10. When the waves of European Neolithization met: first paleogenetic evidence from early farmers in the southern Paris Basin.

    Directory of Open Access Journals (Sweden)

    Maïté Rivollat

    Full Text Available An intense debate concerning the nature and mode of Neolithic transition in Europe has long received much attention. Recent publications of paleogenetic analyses focusing on ancient European farmers from Central Europe or the Iberian Peninsula have greatly contributed to this debate, providing arguments in favor of major migrations accompanying European Neolithization and highlighting noticeable genetic differentiation between farmers associated with two archaeologically defined migration routes: the Danube valley and the Mediterranean Sea. The aim of the present study was to fill a gap with the first paleogenetic data of Neolithic settlers from a region (France where the two great currents came into both direct and indirect contact with each other. To this end, we analyzed the Gurgy 'Les Noisats' group, an Early/Middle Neolithic necropolis in the southern part of the Paris Basin. Interestingly, the archaeological record from this region highlighted a clear cultural influence from the Danubian cultural sphere but also notes exchanges with the Mediterranean cultural area. To unravel the processes implied in these cultural exchanges, we analyzed 102 individuals and obtained the largest Neolithic mitochondrial gene pool so far (39 HVS-I mitochondrial sequences and haplogroups for 55 individuals from a single archaeological site from the Early/Middle Neolithic period. Pairwise FST values, haplogroup frequencies and shared informative haplotypes were calculated and compared with ancient and modern European and Near Eastern populations. These descriptive analyses provided patterns resulting from different evolutionary scenarios; however, the archaeological data available for the region suggest that the Gurgy group was formed through equivalent genetic contributions of farmer descendants from the Danubian and Mediterranean Neolithization waves. However, these results, that would constitute the most ancient genetic evidence of admixture between farmers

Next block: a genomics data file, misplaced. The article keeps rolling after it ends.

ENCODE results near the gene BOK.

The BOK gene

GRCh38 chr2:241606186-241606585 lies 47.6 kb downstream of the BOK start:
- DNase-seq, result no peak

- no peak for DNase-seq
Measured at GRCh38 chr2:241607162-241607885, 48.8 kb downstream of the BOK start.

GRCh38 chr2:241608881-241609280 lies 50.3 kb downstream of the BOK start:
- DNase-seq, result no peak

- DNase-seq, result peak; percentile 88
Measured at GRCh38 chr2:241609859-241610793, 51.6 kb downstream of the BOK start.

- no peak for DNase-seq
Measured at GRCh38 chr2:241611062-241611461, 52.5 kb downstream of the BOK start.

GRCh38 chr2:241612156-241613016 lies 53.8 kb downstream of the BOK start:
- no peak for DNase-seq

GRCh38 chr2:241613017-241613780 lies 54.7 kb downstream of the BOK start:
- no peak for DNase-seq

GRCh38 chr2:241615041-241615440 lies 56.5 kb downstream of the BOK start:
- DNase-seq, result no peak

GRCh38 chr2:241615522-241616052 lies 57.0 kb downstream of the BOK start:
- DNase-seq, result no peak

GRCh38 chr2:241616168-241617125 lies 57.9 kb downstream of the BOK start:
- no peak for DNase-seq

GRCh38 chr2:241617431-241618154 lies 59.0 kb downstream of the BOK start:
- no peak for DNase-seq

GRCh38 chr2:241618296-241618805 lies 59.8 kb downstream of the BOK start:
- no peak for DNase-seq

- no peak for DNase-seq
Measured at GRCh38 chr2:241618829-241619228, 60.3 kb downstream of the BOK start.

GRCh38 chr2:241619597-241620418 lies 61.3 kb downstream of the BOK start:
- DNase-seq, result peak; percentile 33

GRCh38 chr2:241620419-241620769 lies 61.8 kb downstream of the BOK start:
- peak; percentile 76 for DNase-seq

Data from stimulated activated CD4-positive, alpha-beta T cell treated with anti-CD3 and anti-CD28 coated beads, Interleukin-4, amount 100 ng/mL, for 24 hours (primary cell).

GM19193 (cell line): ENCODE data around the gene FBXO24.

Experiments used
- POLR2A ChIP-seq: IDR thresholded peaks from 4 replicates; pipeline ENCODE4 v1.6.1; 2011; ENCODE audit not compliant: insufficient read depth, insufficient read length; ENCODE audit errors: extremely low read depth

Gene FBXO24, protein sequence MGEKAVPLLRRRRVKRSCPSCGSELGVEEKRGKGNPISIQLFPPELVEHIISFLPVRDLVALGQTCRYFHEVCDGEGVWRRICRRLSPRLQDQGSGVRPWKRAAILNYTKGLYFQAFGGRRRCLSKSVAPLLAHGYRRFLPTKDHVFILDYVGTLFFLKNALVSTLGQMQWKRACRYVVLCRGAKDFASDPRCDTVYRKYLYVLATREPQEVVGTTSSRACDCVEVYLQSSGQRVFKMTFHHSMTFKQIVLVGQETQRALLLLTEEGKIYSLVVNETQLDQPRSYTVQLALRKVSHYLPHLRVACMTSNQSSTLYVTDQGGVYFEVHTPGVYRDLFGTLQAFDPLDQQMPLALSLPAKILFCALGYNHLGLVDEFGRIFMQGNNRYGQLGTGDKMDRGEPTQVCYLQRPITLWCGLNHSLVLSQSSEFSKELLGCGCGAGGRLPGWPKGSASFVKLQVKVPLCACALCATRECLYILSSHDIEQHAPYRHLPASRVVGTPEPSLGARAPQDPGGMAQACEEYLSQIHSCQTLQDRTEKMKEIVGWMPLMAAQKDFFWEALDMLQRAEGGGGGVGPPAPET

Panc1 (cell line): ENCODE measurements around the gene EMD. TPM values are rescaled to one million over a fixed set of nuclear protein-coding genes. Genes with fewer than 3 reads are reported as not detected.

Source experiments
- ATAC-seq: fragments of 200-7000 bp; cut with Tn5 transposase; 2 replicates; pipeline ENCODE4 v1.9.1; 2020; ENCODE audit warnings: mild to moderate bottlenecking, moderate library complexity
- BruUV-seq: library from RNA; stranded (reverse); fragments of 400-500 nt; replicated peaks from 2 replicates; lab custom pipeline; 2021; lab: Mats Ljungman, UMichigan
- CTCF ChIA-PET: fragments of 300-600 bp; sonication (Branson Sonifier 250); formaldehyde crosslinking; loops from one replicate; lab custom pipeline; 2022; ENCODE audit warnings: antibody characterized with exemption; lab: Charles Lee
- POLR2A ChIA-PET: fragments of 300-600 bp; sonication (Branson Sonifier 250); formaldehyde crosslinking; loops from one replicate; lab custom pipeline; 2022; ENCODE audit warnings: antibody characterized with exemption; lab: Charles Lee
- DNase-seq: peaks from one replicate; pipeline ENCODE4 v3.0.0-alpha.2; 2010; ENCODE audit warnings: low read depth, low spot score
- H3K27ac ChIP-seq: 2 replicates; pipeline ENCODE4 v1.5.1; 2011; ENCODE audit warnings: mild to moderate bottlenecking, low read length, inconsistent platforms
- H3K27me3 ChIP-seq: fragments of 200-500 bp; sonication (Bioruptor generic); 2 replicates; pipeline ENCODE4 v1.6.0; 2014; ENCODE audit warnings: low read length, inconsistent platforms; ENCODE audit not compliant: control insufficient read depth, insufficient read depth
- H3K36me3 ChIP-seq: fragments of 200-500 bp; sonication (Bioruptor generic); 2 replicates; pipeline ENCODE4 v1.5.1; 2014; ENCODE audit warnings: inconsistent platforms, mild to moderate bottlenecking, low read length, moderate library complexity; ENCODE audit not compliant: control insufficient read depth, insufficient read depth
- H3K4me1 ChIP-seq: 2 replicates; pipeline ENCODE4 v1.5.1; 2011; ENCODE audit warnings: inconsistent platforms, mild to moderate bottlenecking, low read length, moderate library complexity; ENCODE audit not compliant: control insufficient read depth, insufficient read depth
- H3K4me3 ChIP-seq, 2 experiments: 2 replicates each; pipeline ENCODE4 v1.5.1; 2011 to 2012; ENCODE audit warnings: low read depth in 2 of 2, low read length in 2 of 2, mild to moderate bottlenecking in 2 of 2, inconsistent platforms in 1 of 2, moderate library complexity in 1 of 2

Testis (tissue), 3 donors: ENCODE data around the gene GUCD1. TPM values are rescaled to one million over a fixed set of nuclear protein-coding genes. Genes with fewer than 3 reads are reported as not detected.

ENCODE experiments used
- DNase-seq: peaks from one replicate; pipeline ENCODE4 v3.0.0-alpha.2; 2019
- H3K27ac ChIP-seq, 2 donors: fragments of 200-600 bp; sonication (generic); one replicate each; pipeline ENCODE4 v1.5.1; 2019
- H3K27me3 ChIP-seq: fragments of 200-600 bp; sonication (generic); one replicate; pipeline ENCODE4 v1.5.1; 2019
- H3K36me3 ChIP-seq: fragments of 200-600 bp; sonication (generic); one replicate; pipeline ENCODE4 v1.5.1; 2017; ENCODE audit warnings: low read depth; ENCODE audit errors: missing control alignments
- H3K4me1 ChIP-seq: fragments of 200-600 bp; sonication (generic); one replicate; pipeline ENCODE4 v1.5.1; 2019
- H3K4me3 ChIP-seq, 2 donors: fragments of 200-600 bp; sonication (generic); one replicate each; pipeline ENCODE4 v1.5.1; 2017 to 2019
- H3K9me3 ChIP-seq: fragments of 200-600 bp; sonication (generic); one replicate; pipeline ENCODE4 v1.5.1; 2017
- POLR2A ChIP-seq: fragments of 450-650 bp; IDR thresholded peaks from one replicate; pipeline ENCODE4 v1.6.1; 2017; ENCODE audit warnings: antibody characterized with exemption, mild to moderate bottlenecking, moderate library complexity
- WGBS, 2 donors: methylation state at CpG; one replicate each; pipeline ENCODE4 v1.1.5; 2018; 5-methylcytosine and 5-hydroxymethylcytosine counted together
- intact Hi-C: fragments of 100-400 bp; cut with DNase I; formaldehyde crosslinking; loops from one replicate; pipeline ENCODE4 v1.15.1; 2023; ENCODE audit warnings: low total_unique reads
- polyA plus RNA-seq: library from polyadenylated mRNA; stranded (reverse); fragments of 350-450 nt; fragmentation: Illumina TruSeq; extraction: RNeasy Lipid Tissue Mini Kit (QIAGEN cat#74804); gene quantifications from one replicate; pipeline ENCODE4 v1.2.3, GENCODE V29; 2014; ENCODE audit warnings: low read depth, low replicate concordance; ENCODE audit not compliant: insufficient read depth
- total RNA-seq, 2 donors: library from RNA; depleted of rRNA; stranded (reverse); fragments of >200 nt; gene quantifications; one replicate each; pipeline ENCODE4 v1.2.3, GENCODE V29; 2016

11. Abandoned mine drainage in the Swatara Creek Basin, southern anthracite coalfield, Pennsylvania, USA: 2. performance of treatment systems

    Science.gov (United States)

    Cravotta, Charles A., III

    2010-01-01

    A variety of passive and semi-passive treatment systems were constructed by state and local agencies to neutralize acidic mine drainage (AMD) and reduce the transport of dissolved metals in the upper Swatara Creek Basin in the Southern Anthracite Coalfield in eastern Pennsylvania. To evaluate the effectiveness of selected treatment systems installed during 1995–2001, the US Geological Survey collected water-quality data at upstream and downstream locations relative to each system eight or more times annually for a minimum of 3 years at each site during 1996–2007. Performance was normalized among treatment types by dividing the acid load removed by the size of the treatment system. For the limestone sand, open limestone channel, oxic limestone drain, anoxic limestone drain (ALD), and limestone diversion well treatment systems, the size was indicated by the total mass of limestone; for the aerobic wetland systems, the size was indicated by the total surface area of ponds and wetlands. Additionally, the approximate cost per tonne of acid treated over an assumed service life of 20 years was computed. On the basis of these performance metrics, the limestone sand, ALD, oxic limestone drain, and limestone diversion wells had similar ranges of acid-removal efficiency and cost efficiency. However, the open limestone channel had lower removal efficiency and higher cost per ton of acid treated. The wetlands effectively attenuated metals transport but were relatively expensive considering metrics that evaluated acid removal and cost efficiency. Although the water-quality data indicated that all treatments reduced the acidity load from AMD, the ALD was most effective at producing near-neutral pH and attenuating acidity and dissolved metals. The diversion wells were effective at removing acidity and increasing pH of downstream water and exhibited unique potential to treat moderate to high flows associated with storm flow conditions.